Grassley says his longevity makes him a ‘powerful force’ for Iowa

By: - April 20, 2022 6:41 pm

U.S. Sen. Chuck Grassley, R-Iowa, speaks to a crowd of about 100 in Denison on April 20, 2022. (Photo by Jared Strong/Iowa Capital Dispatch)

DENISON, Ia. — U.S. Sen. Chuck Grassley, R-Iowa, would have the most seniority of any sitting member of the Senate if his reelection bid is successful this year, and he said that is a primary reason he is seeking another term.

“I think it puts me in a good place to be a powerful force for helping Iowans,” Grassley, 88, told reporters after a meeting Wednesday with constituents in Denison.

The current longest-serving member, U.S. Sen. Patrick Leahy, D-Vermont, is not seeking reelection. Grassley said that puts him at the front of the line to assume the informal title of Dean of the Senate and — if Republicans retake the chamber in the next election — president pro tem, the second-highest ranking member of the Senate.

Grassley was also optimistic that he would reclaim his role as chairman of the Judiciary Committee, which he led when the committee refused to consider President Barack Obama’s third U.S. Supreme Court nominee during the final year of his presidency in 2016. That enabled President Donald Trump to fill the vacancy after he won election.

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Grassley’s tenure in the Senate began about four decades ago, and he will be 95 at the end of his next term if he is reelected.

Discussion of his age was punctuated by an exchange Wednesday with a constituent in Denison at Stables at Copper Ridge. The cavernous event venue echoed the voices inside and the raindrops falling on its roof throughout the discussion, making it difficult to hear. The question came from someone who was not using a microphone.

Questioner: Can you talk about your work to bring over-the-counter hearing aids to the market?

Pause.

Questioner: Over-the-counter hearing aids.

Grassley: Say that again.

Questioner: Over-the-counter hearing aids, and your work to bring it to the market.

Grassley: Oh. yeah.

The exchange drew uproarious laughter from the crowd of nearly 100 people in the Republican-leaning county. They peppered Grassley with questions about topics that ranged from the “political prisoners” of the U.S. Capitol riot last year to Social Security to the availability of rural broadband access.

Grassley pushes for more domestic oil production to address inflation

He told reporters that inflation and border security are the most-frequent topics that arise during his question-and-answer meetings, which he holds in every county each year.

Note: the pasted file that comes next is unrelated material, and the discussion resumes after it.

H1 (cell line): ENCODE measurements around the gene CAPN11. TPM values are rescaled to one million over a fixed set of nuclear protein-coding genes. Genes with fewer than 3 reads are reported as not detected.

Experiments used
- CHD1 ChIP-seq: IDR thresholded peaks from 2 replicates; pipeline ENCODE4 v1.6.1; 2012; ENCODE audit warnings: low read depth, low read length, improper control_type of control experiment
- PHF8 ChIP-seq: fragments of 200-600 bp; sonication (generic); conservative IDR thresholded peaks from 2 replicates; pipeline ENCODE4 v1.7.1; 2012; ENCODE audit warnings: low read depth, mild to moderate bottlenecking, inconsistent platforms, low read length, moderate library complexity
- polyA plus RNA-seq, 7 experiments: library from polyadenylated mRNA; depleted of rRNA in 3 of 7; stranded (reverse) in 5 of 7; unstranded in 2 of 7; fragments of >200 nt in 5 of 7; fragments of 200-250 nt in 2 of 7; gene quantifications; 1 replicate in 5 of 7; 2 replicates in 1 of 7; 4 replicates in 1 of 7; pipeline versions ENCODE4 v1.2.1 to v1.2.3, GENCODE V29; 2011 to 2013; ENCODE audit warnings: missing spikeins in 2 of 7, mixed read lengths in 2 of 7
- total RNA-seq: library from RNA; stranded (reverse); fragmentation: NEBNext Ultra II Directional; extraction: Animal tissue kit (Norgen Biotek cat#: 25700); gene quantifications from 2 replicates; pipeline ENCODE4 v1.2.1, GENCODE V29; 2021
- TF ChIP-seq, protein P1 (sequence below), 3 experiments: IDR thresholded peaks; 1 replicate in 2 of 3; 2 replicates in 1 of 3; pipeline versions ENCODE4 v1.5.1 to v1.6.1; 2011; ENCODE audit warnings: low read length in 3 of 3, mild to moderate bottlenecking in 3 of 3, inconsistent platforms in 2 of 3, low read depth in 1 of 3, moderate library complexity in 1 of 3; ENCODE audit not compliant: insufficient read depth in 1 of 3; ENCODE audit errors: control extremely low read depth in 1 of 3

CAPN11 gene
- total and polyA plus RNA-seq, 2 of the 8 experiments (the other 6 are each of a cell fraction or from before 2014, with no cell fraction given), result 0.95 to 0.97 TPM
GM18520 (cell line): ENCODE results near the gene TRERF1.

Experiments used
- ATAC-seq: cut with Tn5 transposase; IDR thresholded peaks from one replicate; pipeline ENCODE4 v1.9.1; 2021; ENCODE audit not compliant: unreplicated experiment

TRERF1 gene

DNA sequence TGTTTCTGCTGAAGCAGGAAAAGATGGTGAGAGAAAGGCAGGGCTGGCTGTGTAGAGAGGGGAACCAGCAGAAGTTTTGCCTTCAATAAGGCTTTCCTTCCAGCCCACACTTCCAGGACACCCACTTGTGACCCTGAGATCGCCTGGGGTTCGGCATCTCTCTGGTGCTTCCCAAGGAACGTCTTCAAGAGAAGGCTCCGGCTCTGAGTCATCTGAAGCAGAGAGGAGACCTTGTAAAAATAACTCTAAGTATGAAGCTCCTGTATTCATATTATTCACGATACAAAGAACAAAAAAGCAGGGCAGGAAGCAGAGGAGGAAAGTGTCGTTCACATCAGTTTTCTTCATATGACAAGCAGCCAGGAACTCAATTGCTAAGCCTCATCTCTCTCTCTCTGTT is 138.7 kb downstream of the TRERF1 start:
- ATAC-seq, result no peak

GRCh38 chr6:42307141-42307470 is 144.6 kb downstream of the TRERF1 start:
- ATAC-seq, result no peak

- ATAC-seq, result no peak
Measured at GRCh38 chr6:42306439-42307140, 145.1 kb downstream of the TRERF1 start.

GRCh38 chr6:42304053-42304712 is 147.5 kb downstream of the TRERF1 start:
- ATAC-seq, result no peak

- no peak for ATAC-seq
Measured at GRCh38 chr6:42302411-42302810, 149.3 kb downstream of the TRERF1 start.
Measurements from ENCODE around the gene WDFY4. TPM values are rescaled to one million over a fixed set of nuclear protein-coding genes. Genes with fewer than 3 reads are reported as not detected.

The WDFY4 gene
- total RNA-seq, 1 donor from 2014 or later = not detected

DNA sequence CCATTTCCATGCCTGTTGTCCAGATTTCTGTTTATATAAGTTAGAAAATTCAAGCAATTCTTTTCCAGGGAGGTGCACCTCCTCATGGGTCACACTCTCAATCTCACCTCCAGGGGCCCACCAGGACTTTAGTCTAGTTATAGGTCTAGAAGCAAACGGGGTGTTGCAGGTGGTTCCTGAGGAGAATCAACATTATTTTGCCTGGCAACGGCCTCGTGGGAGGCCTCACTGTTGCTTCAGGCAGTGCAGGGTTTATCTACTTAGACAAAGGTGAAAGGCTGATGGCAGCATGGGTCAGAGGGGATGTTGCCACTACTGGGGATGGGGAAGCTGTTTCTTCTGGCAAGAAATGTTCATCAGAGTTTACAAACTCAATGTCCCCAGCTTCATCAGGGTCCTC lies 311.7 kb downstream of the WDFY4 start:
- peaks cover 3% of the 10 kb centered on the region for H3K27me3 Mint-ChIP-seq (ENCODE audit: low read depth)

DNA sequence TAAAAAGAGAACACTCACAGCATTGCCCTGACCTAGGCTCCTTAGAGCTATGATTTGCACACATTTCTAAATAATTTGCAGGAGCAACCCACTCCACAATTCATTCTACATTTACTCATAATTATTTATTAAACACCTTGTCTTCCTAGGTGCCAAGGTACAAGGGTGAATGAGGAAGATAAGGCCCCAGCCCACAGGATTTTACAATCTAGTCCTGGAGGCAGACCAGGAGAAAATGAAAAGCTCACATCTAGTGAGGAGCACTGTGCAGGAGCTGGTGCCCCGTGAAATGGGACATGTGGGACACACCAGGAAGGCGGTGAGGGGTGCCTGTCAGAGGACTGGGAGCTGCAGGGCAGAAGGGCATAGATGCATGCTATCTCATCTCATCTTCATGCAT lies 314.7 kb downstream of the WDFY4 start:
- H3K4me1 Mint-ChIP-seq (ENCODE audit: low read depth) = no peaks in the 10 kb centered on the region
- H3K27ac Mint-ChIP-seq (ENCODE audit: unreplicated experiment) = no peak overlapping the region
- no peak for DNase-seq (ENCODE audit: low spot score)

On border security, he told the crowd: “We have a president that doesn’t want to enforce the immigration laws.”

On inflation, he said soaring fuel prices are a main driver and that President Joe Biden should boost domestic oil production rather than trying to shift to electric vehicles.

“If you want to get gas prices back down, reverse everything you did last year,” Grassley said, specifically mentioning the revoked permit of the Keystone XL pipeline, reduced drilling for oil and increased regulations on fracking.

Grassley also talked at length about his ongoing efforts to support the state’s cattle producers. He said producers are negotiating at a disadvantage with the four large meat packing companies that account for about 85% of the cattle market.

He said the packers’ contracts with large-scale cattle operations obscure the true price of cattle at any given time. His legislation would make those prices available and would expedite the sales of cattle for the smaller operations, he said.

Grassley: Affordable Care Act repeal not ‘realistic’

Grassley told reporters after the forum that repealing the Affordable Care Act — often known as Obamacare — will not be a campaign issue for him, but that more should be done to lower the prices of prescription drugs.

“I don’t think it’s realistic after 10 or 12 years that it would be repealed,” Grassley said. “It could be improved some or it could be changed some, but repealing — I think that ended when we tried to do it the last time in 2017 and we came up one vote short.”

Grassley said many of the issues he discussed Wednesday would qualify as “unfinished business” that he will need another six-year term to address.

“There’s always unfinished business,” he said. “Even if it’s not on my plate, I’m going to be part of a lot of unfinished business.”

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Jared Strong
Jared Strong

Senior reporter Jared Strong has written about Iowans and the important issues that affect them for more than 15 years, previously for the Carroll Times Herald and the Des Moines Register. His investigative work exposing police misconduct has notched several state and national awards. He is a longtime trustee of the Iowa Freedom of Information Council, which fights for open records and open government. He is a lifelong Iowan and has lived mostly in rural western parts of the state.

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